That approach seemed to set his career course. It has been the story of Day’s life in the oilfield business: be ready to answer any call, tackle any challenge with enthusiasm, don’t be afraid of heights.
Day grew up learning work ethic working on a farm and running bulldozers. But the oilfield was in his blood. His step- father was a driller so he grew up around rig operations and the drilling industry. This combination of influences and aptitudes led Day to where he is today, one of Cactus Drilling’s youngest drilling superintendents, in charge of seven rigs.
“Kenny beat me by a few months,” Day said, referring to fellow superintendent Kenny Baker. “He was 35 and a few months when he became a superintendent. I was 36.”
Day grew up in Oklahoma and graduated from Fort Supply High School, then attended El Reno Community College and Northwestern Oklahoma State University in Alva. His oilfield track to Cactus drilling superintendent originated with ONEOK Drilling, then on to Bayard Drilling Technologies and Nabors Industries after a sequence of acquisitions. Then he found a career home when he joined Cactus in late 2003.
Day didn’t know he was about to go on a wild ride to becoming a superintendent, but he remembers those early days clearly. Just as when he volunteered to scale that derrick years before as a greenhorn rig hand, his hard work and willingness to take on any task would be a telltale sign that he had a future with Cactus. As soon as Day joined the company, President Ron Tyson requested his assistance.
“I joined Cactus on Dec. 15, 2003. I remember it well,” Day said. “When they hired me, we were building Rig 109 in the yard. I was there for about a week when Ron sent me to Rig 108, said he needed it to be spudded up by Christmas Eve.”
The turn of events was not completely smooth. One evening Day went out on the town with a few other new hands who also had rodeo backgrounds as well as oil rig experience. One small brush with the law later and Day had seen the light.
“Ron told me to go to 108 — and stay out of trouble. I learned my lesson: don’t go out with a bunch of bull riders. Nothing but trouble,” Day said chuckling and shaking his head. “We went on out there and got busy. Spudded up 108 by 7 in the evening Dec. 24.”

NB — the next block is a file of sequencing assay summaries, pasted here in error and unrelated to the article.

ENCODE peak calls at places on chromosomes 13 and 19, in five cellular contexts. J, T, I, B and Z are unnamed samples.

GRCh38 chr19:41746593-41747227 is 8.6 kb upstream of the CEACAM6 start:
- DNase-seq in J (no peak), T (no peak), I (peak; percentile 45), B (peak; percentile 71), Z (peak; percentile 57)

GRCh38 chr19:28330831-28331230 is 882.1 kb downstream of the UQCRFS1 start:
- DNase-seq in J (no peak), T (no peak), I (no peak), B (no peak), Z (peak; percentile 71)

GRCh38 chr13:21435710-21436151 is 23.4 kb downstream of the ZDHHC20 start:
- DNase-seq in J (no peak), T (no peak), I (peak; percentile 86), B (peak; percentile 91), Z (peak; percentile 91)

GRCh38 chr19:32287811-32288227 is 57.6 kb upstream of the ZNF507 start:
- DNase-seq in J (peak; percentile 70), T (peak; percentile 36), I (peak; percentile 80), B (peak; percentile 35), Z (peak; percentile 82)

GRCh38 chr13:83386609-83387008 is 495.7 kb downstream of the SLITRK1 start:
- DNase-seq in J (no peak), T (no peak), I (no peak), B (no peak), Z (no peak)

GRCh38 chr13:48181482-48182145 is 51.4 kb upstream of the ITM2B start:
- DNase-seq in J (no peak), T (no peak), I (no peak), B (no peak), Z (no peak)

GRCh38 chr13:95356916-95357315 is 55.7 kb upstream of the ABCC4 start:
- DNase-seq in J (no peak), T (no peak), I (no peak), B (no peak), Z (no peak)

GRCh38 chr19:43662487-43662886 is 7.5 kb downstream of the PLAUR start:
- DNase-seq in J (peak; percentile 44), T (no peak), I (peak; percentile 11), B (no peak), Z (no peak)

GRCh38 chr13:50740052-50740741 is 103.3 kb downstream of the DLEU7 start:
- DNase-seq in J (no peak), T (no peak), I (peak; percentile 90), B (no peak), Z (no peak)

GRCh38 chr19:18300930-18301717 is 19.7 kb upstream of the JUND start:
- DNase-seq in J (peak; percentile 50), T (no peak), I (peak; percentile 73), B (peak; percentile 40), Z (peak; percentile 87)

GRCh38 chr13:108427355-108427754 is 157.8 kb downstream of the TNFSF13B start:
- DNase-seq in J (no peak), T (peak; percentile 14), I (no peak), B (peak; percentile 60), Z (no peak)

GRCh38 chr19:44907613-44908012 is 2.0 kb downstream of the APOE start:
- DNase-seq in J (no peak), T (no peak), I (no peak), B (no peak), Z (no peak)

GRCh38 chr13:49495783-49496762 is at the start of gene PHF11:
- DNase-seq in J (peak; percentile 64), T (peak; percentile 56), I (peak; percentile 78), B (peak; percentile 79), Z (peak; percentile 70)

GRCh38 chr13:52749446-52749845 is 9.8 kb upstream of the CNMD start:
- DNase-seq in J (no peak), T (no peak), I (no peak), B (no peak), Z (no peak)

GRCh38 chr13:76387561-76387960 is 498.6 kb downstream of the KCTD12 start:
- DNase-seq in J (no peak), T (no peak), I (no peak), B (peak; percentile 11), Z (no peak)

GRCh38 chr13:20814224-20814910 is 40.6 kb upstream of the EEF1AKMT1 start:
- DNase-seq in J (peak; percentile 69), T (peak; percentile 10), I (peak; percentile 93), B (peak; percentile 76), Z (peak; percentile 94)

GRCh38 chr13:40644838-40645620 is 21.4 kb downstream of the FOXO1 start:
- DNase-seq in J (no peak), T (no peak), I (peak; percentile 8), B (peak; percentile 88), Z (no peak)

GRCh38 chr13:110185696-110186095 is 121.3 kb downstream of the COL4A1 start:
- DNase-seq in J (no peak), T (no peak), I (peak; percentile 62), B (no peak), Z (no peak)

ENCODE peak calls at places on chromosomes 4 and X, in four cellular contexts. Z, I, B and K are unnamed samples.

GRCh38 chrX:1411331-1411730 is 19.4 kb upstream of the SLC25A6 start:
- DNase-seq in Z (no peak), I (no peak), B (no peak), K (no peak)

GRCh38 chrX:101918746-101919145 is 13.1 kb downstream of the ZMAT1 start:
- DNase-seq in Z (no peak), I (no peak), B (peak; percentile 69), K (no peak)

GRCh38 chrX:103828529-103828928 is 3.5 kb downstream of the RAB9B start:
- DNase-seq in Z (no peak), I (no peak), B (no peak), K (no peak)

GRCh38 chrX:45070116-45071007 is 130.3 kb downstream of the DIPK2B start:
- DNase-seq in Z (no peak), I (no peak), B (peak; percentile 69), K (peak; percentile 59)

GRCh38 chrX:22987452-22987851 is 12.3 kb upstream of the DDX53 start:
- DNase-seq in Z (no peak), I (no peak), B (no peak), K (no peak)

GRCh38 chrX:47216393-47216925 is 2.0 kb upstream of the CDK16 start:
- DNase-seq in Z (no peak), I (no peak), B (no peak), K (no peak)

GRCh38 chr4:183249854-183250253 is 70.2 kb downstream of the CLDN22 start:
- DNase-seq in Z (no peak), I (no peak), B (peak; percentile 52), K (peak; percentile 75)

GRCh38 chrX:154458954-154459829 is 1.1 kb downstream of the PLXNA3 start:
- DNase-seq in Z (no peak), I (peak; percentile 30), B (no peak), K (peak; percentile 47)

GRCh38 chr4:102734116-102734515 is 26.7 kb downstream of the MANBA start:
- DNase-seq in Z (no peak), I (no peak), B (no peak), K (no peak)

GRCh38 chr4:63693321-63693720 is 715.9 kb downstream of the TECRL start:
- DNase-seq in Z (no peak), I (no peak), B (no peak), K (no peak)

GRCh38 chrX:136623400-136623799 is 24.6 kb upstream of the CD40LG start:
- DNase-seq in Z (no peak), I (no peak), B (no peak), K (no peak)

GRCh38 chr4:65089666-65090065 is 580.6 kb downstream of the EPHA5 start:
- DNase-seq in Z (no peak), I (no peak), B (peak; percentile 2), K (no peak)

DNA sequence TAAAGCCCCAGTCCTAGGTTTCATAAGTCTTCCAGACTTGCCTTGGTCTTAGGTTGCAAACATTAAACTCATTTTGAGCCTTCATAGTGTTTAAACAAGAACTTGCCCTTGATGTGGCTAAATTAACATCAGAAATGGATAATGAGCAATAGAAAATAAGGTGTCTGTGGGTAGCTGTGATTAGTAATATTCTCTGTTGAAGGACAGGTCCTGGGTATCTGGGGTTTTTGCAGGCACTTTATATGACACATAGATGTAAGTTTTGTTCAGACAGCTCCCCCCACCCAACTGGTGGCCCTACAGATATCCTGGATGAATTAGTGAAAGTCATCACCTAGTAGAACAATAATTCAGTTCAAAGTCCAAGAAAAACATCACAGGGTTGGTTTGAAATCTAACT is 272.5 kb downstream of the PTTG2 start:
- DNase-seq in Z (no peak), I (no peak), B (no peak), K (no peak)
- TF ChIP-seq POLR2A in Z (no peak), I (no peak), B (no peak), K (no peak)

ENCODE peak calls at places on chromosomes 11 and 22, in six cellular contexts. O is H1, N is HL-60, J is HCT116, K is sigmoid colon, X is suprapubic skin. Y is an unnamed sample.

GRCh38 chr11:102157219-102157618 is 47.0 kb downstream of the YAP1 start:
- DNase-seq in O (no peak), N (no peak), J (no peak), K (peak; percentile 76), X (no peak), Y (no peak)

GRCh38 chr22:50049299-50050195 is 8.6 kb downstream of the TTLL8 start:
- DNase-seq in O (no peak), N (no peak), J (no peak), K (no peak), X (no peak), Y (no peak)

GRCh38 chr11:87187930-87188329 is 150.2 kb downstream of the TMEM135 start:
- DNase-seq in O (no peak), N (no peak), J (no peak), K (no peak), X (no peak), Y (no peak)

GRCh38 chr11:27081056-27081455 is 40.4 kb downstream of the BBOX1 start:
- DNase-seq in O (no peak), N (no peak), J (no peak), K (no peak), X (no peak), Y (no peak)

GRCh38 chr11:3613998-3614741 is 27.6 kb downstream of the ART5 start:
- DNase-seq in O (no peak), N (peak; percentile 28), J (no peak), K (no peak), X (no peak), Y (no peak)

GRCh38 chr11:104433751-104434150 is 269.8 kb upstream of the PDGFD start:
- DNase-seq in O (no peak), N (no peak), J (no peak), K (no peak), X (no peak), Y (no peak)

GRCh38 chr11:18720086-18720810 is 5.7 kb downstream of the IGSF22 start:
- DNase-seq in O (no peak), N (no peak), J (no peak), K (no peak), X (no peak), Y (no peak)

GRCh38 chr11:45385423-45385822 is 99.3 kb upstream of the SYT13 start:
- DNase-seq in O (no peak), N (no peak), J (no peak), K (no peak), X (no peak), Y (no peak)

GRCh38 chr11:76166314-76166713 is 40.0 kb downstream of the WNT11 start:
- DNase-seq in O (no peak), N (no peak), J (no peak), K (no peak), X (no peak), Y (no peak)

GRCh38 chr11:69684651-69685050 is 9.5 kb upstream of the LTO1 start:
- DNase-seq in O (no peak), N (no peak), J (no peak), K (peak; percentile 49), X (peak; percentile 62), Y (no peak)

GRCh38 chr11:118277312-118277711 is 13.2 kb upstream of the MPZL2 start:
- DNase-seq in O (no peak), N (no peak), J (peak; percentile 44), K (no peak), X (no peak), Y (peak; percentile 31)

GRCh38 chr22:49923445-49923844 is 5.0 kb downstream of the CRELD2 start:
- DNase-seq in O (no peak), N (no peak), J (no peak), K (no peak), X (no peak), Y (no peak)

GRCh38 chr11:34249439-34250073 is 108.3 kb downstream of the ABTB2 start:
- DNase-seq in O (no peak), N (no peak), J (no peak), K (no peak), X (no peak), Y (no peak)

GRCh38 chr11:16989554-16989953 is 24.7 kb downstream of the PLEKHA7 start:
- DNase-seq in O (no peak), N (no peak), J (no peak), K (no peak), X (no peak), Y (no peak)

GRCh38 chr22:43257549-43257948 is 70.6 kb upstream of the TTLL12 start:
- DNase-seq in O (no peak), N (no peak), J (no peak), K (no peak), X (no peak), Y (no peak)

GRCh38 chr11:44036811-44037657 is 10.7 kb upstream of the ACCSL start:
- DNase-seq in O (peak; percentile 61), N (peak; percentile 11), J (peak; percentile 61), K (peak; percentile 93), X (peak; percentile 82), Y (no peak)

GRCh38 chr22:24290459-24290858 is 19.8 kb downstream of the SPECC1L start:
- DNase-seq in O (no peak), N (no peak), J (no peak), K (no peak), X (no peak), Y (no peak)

Day was off and running. After helping get Rig 108 ready by Christmas 2003, he stayed on as a driller another 10 months before moving up to toolpusher on Rig 106 in November 2004. He was there for about a year, then moved over to Rig 136, his first Rocket Rig, where he pushed for almost a year before becoming superintendent in October 2006.
Day lives in Seiling and supervises seven rigs: 142, 144 and 147 working for Cimarex in the Calumet area; 140 and 146 working for Newfield near Lindsay; 109 near Leedey working for Apache; and 114 working for Linn Energy in the Cheyene area.
As Day tells it, he wouldn’t be where he is today if it weren’t for others at Cactus.
“I was a motor hand on 108, and Dick Lipe was the toolpusher. Best guy in the world to work for,” Day said. “Dick used to always say, ‘What are you doing today to make yourself a pusher.’ It motivated me to work harder, with purpose.”
There were plenty more, like the drillers on Rig 106 when he became a first-time toolpusher who had 30 years of experience on him and were glad to share everything they knew. Since becoming superintendent, he has kept learning from his Cactus colleagues. Day said he routinely communicates with more experienced superintendents like Red Garner, Rodney Hale and others, as well as his contemporary, Baker.
“I had great mentors who saw something in me,” Day said.
Cactus requires high standards but also provides great support, Day said. That was never more evident than when he needed it most. Day’s mother, a career educator and major influence in his life, had been serving as a vice president of the Redlands Community College in El Reno when she suffered a stroke and died suddenly Feb. 1.
“I made two calls when I was at the hospital — Ron Tyson and Kathy Willingham. I didn’t have to worry about another thing,” Day said. “We have the best support in the business. I enjoy what I do and wouldn’t give any of it up. That doesn’t mean I can’t get better. I want to get better. But I’m home.”